DMLS Perfects Medical-Device Prototyping
In business since 1969, C&A Tool Engineering Inc. is a contract manufacturer of engineered components. The company makes implants, instrumentation and tools for the medical, aeronautical, defense, transportation and other industries at its 700,000-square-foot manufacturing facility in Churubusco, IN.
For many years, one of C&A’s toughest challenges was to produce high-quality, metal prototype parts cost-effectively. This changed in 2008 when the company began using an EOSINT M 270 direct metal laser sintering (DMLS) machine from EOS GmbH Electro Optical Systems.
Initially, Dick Conrow, founder and owner of C&A Tool Engineering Inc., restricted the machine’s use to making test parts. He had known of DMLS for several years and wanted to make sure that the technology had overcome its past shortcomings—most notably producing parts with material inconsistencies.
Conrow and his staff were so impressed with the machine that they purchased three more in 2009. All four machines are located within the plant’s medical-device pod, where they are used extensively for medical-device prototyping.
After a technician creates a 3D CAD model of a part, it is digitally sliced into thin horizontal layers. This model is downloaded to the DMLS machine.
Within the machine is a gas-tight process chamber where a recoater blade dispenses an initial 20-micron layer of metal powder over a 10-by-10-by-7-inch build platform. Using a fiber laser, the machine fuses the powder into solid metal to create the bottom layer of the part. The process is repeated to add successive, thin layers until the 3D part is finished. Building speed is 2 to 20 millimeters cubed per second.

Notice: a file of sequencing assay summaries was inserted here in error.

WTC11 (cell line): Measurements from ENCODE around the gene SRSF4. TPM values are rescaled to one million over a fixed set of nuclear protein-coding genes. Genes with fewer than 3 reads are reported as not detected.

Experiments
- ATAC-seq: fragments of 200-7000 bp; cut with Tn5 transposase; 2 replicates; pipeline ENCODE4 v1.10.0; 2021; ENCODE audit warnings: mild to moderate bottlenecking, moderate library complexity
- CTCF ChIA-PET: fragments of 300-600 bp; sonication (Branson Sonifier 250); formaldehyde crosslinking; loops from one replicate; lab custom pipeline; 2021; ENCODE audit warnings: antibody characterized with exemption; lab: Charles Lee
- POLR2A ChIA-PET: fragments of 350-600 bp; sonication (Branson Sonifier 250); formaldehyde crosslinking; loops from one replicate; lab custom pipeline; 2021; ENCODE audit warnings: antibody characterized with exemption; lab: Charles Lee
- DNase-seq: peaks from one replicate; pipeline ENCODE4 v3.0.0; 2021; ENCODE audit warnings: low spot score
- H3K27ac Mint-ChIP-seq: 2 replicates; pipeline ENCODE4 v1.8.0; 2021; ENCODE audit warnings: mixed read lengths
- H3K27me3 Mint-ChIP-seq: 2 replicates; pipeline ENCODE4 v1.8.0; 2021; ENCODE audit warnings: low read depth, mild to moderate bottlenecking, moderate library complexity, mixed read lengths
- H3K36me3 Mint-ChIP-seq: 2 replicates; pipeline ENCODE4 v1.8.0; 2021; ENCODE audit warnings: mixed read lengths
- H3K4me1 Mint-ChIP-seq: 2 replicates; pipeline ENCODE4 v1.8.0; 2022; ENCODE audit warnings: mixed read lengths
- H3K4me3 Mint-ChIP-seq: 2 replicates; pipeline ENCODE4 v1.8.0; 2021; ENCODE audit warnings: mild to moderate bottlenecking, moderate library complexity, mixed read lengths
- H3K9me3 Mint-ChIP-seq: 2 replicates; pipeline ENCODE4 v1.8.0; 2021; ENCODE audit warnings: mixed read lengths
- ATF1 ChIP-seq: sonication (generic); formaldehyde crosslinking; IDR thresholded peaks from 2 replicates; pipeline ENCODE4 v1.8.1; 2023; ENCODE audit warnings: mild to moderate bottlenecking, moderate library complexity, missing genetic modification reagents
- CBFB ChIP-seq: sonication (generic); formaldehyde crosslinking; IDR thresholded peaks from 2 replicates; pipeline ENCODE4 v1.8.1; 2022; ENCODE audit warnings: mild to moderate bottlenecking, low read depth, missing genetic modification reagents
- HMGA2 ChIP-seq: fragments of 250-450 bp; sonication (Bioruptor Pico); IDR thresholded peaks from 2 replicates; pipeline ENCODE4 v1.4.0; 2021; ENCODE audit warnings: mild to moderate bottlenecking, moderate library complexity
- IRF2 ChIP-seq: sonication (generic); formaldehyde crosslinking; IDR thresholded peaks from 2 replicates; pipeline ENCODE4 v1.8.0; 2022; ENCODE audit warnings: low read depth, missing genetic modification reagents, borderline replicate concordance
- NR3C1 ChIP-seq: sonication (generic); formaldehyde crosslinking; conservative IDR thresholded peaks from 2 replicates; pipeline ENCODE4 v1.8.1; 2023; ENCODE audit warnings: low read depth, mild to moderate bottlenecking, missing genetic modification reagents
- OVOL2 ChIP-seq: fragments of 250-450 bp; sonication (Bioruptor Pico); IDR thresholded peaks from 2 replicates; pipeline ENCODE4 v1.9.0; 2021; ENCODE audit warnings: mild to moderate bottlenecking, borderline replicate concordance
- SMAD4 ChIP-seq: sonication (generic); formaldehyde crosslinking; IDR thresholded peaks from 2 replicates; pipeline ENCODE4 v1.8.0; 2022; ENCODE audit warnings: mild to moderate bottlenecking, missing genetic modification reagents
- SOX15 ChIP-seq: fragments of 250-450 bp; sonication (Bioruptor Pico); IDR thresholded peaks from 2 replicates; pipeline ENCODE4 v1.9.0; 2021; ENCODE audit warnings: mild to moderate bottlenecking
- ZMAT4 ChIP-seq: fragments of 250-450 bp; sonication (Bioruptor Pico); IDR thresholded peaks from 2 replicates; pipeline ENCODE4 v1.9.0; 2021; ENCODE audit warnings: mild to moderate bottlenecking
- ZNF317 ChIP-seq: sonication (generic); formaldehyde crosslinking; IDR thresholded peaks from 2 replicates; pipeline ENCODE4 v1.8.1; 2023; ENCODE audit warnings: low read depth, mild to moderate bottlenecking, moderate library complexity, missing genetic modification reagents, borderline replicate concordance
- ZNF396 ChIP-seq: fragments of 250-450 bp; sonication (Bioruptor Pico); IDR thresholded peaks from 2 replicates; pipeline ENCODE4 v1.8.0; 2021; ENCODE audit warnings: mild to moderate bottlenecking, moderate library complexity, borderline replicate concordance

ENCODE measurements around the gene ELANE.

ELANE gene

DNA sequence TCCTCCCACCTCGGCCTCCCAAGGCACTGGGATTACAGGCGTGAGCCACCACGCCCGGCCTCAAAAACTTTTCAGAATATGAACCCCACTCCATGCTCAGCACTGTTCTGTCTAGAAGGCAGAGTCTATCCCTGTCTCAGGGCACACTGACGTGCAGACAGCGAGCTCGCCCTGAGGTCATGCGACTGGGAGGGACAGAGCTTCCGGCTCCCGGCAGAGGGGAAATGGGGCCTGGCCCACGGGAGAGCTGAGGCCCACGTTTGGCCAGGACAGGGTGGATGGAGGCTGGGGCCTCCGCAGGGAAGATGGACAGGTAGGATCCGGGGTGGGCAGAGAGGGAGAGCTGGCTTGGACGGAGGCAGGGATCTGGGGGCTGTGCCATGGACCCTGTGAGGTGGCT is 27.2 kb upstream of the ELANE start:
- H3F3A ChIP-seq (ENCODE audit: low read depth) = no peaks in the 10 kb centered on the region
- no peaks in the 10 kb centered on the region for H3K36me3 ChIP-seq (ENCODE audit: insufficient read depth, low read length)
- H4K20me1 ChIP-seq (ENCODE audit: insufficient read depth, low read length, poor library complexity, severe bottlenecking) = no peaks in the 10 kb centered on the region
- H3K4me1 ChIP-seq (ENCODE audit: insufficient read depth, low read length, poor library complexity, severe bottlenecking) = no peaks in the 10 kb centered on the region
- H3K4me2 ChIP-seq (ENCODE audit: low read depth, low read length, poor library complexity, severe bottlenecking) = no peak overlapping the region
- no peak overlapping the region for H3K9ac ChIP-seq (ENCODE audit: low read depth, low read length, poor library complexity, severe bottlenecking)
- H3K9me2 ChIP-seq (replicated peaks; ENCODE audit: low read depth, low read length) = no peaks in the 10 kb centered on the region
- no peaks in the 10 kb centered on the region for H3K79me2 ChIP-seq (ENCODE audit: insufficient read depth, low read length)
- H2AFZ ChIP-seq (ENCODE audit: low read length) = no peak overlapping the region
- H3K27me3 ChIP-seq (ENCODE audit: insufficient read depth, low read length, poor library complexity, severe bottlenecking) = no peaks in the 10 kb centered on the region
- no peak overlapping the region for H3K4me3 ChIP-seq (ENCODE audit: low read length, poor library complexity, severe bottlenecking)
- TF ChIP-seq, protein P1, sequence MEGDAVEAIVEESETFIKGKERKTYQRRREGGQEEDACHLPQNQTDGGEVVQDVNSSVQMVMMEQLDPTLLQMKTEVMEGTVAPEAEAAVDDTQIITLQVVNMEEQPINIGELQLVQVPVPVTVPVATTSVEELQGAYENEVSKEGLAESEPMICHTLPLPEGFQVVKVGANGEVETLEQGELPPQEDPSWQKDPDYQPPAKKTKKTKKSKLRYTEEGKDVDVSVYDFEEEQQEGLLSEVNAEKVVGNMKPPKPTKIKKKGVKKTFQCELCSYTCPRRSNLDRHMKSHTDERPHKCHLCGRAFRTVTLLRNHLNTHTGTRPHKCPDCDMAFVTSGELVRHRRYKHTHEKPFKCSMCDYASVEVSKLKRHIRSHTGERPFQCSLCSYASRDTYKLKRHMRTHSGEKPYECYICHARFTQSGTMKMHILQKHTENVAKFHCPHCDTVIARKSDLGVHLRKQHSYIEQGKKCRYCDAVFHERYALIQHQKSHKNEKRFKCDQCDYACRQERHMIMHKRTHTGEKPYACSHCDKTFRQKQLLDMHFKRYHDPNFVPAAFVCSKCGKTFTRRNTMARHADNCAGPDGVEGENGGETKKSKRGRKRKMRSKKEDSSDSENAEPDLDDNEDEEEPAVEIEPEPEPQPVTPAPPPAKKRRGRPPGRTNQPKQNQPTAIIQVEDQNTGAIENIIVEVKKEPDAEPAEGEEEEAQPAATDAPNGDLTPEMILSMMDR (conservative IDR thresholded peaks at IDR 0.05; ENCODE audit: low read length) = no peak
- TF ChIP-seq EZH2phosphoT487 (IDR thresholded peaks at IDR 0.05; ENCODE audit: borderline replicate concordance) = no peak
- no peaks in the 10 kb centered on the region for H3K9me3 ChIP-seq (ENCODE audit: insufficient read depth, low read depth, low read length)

Taller parts require more layers of material and a longer cycle time. C&A often splits large parts into two smaller parts to lessen their height and shorten cycle time.
Cycle time can last as long as 36 hours to produce a batch of good parts. Rob Marr, C&A’s general manager, says the machine creates parts that, metallurgically, are high quality and not porous.
Because the additive cycle must not be interrupted, C&A does all it can to prevent a power outage. On several occasions, the company delayed starting a job until a forecasted storm passed beyond the facility’s area.
Conrow likes the machine’s large build platform, which allows C&A to create many parts and dissimilar parts simultaneously. He also says the M 270 produces parts with integral features better and easier than a CNC machine tool.
A wide variety of materials can be processed by the M 270, including light alloys, super alloys and composites. EOS has also developed novel alloys especially for the DMLS process.
Besides prototypes, the M 270 can produce series production parts, spare parts, and tools. Its Direct Tool application eliminates tool-path generation and multiple machining processes.
“There is a key difference between CNC machining and additive manufacturing,” says Conrow. “Machining is the way to make one part, such as a gear. Additive manufacturing is the way to make the entire gear train.”
For more information on laser-sintering systems, call 248-306-0143 or visit www.eos.info.